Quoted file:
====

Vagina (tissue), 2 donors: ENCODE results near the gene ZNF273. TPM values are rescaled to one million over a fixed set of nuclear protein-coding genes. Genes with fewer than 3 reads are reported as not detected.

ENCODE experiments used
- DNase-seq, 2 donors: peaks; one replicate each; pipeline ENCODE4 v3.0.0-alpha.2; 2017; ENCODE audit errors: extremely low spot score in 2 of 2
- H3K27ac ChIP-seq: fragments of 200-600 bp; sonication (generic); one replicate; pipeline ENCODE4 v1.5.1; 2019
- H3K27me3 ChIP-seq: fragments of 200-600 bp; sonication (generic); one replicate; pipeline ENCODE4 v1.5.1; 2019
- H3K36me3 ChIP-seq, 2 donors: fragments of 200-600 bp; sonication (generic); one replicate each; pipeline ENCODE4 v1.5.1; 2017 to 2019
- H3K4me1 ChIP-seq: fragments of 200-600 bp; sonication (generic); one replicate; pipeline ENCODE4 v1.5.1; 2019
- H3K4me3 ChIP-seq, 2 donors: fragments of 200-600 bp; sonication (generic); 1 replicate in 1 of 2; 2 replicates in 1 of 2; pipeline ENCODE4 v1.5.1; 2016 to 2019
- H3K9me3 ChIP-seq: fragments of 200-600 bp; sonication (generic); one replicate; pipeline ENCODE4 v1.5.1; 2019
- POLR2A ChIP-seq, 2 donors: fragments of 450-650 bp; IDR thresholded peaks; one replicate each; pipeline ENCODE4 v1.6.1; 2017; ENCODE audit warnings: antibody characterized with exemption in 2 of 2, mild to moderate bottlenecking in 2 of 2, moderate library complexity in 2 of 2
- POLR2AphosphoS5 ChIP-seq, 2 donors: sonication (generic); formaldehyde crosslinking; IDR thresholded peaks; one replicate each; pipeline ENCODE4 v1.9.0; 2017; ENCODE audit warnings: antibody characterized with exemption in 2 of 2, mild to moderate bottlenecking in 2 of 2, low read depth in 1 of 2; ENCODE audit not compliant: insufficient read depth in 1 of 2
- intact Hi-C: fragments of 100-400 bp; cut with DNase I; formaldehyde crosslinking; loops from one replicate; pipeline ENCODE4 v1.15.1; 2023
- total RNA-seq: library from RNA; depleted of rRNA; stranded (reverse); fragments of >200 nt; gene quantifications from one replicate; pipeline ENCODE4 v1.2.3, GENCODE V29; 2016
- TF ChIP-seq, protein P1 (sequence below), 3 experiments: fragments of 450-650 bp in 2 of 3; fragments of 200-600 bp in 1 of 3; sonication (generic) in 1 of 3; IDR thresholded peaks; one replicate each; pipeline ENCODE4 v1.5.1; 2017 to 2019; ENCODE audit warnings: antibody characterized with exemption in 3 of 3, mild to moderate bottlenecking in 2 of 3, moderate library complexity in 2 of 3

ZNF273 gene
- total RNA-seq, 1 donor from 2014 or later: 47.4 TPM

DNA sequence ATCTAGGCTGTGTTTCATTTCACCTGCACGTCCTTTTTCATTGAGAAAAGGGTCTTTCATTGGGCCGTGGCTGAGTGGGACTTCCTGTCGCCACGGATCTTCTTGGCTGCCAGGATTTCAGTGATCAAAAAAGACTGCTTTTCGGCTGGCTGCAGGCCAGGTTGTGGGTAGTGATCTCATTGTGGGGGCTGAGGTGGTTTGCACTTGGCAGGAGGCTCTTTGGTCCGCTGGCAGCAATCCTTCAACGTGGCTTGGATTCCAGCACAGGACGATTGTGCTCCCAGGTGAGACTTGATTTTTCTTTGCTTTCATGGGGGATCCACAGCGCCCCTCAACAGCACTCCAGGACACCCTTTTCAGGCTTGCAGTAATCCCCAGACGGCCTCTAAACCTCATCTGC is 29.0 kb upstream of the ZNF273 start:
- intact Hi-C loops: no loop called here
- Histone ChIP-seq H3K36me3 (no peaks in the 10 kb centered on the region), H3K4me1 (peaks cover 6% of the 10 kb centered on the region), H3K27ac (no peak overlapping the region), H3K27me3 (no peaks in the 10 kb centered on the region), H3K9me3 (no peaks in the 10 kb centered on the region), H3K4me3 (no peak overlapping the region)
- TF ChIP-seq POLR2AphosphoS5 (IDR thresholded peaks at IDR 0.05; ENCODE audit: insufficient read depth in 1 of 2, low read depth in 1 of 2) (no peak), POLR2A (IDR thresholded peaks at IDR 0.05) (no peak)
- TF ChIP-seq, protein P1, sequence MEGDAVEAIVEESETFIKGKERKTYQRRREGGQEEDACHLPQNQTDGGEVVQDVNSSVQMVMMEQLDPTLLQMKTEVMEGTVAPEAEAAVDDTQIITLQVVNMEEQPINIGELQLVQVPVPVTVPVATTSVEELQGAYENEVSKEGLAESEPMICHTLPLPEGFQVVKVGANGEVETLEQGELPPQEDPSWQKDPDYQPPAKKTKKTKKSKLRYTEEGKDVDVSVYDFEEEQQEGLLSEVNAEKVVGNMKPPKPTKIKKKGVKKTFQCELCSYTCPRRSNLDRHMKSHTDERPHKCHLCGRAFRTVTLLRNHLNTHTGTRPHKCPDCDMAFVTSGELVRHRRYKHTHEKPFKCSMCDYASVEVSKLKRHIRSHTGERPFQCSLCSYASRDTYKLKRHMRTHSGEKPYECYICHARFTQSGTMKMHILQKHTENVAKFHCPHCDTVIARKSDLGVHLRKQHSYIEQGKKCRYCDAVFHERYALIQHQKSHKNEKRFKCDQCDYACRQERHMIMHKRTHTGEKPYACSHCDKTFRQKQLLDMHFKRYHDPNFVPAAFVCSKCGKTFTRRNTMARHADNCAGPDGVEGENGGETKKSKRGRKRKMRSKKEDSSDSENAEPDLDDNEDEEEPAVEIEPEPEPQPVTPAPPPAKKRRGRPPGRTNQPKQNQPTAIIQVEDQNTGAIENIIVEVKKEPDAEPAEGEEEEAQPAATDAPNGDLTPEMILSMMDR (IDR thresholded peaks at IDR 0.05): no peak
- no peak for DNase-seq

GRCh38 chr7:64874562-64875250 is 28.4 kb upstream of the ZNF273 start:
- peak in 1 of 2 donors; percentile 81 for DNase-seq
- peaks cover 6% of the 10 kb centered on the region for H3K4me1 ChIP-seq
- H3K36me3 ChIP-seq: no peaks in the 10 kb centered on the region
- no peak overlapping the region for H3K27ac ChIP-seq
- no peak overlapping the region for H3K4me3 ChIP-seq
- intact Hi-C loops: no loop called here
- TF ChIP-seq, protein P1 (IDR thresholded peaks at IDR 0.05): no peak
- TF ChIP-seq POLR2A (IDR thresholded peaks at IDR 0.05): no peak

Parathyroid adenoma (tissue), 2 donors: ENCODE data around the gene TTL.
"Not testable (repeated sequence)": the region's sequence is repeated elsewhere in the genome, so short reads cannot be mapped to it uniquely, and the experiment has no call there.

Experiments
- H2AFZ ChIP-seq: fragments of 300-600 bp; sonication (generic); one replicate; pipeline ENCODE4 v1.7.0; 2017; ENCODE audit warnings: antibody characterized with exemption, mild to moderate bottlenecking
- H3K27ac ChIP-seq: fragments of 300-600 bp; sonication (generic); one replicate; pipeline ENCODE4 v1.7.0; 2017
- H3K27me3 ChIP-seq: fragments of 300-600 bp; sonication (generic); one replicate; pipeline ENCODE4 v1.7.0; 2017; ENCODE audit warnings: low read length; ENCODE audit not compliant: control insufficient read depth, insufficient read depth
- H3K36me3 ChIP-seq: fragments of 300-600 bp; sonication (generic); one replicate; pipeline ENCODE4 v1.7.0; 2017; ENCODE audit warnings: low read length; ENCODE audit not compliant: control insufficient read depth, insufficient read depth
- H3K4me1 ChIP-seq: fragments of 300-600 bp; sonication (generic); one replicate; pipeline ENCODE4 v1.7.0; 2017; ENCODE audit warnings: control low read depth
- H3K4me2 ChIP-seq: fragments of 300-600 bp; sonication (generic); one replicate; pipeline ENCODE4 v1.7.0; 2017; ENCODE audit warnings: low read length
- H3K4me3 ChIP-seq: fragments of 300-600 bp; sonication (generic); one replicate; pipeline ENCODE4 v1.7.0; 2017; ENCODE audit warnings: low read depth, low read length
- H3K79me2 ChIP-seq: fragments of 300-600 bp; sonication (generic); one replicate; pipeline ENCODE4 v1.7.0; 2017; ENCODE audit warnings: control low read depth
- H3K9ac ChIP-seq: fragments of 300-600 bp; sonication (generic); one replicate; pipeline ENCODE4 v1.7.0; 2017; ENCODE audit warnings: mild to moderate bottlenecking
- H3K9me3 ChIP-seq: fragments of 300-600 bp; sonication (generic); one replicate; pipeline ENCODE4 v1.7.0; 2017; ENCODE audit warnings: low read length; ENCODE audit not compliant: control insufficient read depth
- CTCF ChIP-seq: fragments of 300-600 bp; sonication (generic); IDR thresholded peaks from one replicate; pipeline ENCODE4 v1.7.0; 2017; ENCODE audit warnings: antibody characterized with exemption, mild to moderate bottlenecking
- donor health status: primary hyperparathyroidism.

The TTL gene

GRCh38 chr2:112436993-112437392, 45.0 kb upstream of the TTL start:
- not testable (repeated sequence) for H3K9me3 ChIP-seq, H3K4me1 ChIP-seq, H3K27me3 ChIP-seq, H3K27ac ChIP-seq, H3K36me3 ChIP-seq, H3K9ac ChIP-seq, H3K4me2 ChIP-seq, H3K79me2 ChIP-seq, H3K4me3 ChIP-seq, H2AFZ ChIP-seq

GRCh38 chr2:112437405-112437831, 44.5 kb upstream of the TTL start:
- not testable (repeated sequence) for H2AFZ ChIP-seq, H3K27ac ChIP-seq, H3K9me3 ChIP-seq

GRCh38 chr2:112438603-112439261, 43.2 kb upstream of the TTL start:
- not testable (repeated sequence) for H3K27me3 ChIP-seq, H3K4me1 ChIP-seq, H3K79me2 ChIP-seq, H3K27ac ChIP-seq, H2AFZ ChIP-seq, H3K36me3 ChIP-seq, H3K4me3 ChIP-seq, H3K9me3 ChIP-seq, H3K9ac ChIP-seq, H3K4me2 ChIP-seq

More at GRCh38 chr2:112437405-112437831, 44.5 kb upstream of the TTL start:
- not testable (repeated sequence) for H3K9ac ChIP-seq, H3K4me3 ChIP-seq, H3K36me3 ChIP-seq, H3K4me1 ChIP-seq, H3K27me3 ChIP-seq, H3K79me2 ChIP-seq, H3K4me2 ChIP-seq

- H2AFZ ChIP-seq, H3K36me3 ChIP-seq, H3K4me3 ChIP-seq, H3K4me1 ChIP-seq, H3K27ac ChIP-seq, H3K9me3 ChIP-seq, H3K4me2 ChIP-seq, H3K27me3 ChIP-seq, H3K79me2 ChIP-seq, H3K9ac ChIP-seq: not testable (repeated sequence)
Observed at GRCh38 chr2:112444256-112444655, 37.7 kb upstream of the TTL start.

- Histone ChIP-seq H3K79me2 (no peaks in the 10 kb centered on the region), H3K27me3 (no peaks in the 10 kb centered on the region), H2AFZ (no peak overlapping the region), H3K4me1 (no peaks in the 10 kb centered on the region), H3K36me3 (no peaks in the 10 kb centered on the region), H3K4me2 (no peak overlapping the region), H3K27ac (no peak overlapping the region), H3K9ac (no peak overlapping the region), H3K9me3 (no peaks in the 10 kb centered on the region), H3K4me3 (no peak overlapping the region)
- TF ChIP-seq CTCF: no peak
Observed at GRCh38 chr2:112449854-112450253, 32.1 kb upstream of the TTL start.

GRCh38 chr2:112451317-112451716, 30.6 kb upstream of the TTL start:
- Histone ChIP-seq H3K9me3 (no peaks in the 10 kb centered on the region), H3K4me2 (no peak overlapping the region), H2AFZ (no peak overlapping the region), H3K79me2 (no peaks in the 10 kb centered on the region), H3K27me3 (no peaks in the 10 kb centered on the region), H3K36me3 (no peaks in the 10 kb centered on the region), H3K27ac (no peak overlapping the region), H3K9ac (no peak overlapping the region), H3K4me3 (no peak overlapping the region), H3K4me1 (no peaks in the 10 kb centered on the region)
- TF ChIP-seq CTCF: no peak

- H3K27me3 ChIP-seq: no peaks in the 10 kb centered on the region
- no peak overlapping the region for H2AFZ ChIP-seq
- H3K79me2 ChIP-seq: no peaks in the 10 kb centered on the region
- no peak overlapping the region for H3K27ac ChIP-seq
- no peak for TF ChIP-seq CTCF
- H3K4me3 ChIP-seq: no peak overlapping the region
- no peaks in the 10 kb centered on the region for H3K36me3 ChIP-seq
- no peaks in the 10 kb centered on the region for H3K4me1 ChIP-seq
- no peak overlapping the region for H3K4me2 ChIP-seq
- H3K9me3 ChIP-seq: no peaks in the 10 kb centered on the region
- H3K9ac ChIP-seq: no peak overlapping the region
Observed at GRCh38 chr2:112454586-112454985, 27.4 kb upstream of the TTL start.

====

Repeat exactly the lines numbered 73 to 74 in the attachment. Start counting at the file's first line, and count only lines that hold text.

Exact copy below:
- H3K9me3 ChIP-seq: no peaks in the 10 kb centered on the region
- H3K9ac ChIP-seq: no peak overlapping the region